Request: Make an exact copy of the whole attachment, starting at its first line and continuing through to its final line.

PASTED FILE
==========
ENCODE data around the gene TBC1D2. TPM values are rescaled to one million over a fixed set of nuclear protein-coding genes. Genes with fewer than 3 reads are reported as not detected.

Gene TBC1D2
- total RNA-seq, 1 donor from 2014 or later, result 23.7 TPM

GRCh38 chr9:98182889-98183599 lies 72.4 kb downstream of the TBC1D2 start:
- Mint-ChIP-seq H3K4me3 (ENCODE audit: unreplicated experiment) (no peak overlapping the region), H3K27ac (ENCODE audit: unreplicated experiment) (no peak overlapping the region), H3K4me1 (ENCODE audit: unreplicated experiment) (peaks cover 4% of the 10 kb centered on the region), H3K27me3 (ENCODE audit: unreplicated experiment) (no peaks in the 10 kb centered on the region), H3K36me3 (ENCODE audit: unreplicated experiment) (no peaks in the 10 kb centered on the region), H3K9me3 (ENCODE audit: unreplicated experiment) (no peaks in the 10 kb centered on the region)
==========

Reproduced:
ENCODE data around the gene TBC1D2. TPM values are rescaled to one million over a fixed set of nuclear protein-coding genes. Genes with fewer than 3 reads are reported as not detected.

Gene TBC1D2
- total RNA-seq, 1 donor from 2014 or later, result 23.7 TPM

GRCh38 chr9:98182889-98183599 lies 72.4 kb downstream of the TBC1D2 start:
- Mint-ChIP-seq H3K4me3 (ENCODE audit: unreplicated experiment) (no peak overlapping the region), H3K27ac (ENCODE audit: unreplicated experiment) (no peak overlapping the region), H3K4me1 (ENCODE audit: unreplicated experiment) (peaks cover 4% of the 10 kb centered on the region), H3K27me3 (ENCODE audit: unreplicated experiment) (no peaks in the 10 kb centered on the region), H3K36me3 (ENCODE audit: unreplicated experiment) (no peaks in the 10 kb centered on the region), H3K9me3 (ENCODE audit: unreplicated experiment) (no peaks in the 10 kb centered on the region)